The dissemination of the study results generated the following policy recommendations:

  • Deliberate policies in favor of food tree cultivation or urban food forestry as part of measures to address urban food insecurity should be a national and regional priority in Africa.
  • Policies to reduce income and educational inequality in cities are critical to sustaining greener cities ideals enshrined in the sustainable development goals and reducing urban food insecurity.

Ghana’s emerging maize and cassava farmers: what influences their decision to transition to larger farm sizes?

Dr. Nana A. Kwapong – Ghana’s emerging maize and cassava farmers discussion

There is a growing number of medium scale farmers in Ghana. These emerging farmers moving from smaller to larger farm sizes are making notable impacts on the agricultural sector, however little attention has been given to the dynamic process of their farm growth. Dr. Kwapong’s study examined the characteristics of these emerging farmers and the factors that influence their decision to transition to larger farm sizes. 232 cassava and maize farmers were interviewed in the eastern region of Ghana. The key results of the study disseminated during the seminar are:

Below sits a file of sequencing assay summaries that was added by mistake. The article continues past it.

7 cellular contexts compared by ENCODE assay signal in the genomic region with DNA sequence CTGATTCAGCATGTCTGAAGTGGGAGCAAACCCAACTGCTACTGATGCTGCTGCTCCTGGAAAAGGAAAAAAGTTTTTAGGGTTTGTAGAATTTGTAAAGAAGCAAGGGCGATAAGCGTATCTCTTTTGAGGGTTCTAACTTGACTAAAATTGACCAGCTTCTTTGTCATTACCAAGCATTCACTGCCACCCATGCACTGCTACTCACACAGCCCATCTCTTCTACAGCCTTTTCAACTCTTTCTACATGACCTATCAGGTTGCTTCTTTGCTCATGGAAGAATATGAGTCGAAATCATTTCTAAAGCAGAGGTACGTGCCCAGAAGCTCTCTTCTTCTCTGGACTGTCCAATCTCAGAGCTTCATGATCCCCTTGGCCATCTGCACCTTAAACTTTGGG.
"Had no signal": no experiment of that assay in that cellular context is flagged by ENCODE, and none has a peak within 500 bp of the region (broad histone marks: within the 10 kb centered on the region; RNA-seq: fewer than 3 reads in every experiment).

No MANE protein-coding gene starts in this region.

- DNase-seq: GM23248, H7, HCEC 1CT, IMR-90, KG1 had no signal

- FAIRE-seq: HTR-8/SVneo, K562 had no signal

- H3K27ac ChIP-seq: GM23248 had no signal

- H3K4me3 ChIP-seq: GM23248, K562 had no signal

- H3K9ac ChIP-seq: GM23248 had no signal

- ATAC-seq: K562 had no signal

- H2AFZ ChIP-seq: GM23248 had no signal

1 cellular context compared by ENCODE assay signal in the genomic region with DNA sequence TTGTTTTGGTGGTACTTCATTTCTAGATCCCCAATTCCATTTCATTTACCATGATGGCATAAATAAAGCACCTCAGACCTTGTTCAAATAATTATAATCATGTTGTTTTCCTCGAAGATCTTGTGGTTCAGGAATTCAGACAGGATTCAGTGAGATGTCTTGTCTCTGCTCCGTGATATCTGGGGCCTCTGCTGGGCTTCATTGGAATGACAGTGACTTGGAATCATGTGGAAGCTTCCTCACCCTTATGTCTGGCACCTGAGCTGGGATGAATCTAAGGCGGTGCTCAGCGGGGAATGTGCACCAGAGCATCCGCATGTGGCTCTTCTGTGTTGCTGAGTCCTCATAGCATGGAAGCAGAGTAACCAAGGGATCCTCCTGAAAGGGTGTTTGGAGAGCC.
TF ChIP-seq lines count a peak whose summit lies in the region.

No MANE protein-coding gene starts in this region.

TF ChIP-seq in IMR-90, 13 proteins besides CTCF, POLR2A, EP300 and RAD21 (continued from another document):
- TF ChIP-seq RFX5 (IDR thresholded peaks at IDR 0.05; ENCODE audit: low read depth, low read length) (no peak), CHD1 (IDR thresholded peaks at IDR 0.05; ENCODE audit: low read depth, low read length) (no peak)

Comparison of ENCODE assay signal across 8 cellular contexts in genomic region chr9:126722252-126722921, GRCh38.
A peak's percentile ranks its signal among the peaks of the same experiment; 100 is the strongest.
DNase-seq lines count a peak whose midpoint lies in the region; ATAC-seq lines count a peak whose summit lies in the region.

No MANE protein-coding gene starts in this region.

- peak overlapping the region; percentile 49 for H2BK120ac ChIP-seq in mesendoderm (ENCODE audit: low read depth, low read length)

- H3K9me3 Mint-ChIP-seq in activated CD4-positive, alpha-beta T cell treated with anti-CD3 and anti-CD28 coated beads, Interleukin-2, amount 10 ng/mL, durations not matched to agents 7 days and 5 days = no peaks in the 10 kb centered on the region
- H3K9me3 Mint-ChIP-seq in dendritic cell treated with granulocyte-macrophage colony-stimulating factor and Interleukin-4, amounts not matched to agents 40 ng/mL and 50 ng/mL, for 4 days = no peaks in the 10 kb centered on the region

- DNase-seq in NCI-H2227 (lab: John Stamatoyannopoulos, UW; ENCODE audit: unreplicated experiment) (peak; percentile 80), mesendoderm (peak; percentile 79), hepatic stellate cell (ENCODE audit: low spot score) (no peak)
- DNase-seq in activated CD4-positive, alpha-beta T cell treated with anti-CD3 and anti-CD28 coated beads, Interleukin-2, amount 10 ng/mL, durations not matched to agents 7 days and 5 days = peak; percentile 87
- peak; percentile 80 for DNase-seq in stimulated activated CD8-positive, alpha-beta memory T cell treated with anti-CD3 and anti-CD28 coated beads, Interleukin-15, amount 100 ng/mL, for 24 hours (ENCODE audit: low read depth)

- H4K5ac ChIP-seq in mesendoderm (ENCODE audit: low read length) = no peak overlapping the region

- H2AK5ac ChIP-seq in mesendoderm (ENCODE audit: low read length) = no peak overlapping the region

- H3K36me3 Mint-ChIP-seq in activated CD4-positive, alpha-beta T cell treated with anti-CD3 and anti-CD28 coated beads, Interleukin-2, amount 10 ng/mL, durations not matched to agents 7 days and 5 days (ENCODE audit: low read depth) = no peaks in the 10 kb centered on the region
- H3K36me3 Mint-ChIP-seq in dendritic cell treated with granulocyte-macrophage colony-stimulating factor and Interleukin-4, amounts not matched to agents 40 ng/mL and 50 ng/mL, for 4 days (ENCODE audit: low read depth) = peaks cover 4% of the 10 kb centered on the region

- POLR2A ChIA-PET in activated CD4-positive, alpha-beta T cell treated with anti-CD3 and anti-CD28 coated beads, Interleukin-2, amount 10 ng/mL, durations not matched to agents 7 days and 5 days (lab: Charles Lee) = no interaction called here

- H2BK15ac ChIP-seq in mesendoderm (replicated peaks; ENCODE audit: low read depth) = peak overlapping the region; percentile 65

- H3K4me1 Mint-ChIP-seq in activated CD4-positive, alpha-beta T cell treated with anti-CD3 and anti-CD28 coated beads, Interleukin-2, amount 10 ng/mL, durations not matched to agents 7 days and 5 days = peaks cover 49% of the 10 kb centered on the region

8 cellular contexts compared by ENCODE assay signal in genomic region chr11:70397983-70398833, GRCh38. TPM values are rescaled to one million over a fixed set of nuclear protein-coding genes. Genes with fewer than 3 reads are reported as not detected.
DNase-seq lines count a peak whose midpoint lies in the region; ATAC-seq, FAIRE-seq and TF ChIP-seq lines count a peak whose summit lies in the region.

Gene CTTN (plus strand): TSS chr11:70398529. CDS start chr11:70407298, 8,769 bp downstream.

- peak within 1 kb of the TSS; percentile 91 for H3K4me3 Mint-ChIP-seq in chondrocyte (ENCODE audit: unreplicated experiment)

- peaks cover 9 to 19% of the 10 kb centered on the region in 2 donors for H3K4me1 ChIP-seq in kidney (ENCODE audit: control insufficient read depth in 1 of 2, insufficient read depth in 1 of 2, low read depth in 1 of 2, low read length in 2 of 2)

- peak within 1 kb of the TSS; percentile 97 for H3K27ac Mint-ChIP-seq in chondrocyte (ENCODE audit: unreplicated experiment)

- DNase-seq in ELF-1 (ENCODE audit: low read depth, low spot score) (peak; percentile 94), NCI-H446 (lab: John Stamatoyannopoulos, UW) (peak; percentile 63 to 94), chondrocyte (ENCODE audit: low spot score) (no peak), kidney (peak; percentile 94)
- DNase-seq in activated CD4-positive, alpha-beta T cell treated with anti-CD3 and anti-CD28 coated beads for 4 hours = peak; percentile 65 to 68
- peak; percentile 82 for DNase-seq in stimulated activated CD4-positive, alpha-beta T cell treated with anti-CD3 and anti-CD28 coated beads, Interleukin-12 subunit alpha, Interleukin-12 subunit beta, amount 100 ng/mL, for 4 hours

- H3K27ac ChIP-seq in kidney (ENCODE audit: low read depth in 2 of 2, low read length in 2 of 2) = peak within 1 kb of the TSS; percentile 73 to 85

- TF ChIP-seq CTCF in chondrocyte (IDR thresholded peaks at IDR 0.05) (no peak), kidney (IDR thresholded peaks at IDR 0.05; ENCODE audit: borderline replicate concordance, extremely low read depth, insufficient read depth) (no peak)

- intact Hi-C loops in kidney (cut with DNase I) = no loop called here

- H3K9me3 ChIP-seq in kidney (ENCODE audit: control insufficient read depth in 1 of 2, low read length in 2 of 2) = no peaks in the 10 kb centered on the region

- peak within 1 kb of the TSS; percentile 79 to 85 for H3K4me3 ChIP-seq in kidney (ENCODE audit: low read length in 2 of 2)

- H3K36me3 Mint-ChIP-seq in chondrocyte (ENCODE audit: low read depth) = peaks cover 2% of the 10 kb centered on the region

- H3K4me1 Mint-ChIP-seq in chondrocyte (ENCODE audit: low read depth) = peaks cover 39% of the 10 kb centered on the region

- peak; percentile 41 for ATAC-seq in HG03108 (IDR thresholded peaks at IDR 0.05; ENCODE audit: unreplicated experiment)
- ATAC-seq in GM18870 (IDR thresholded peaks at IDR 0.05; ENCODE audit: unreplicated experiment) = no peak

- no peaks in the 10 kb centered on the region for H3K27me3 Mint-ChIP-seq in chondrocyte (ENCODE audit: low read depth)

Farmers prefer to make incremental expansion, reinvesting their profit from sales of farm produce and income from other non-farm activities.

Farm expansion is a gradual process. Farmers’ decision to expand their farm sizes is based on their experience, access to agricultural extension services, access and availability of labor services and farmer practicing mono-cropping.

The policy recommendations that ensued the discussions are:

  • In forecasting and planning support for farmers, there is a need to consider the rate of farm expansion and the kind of assistance they need.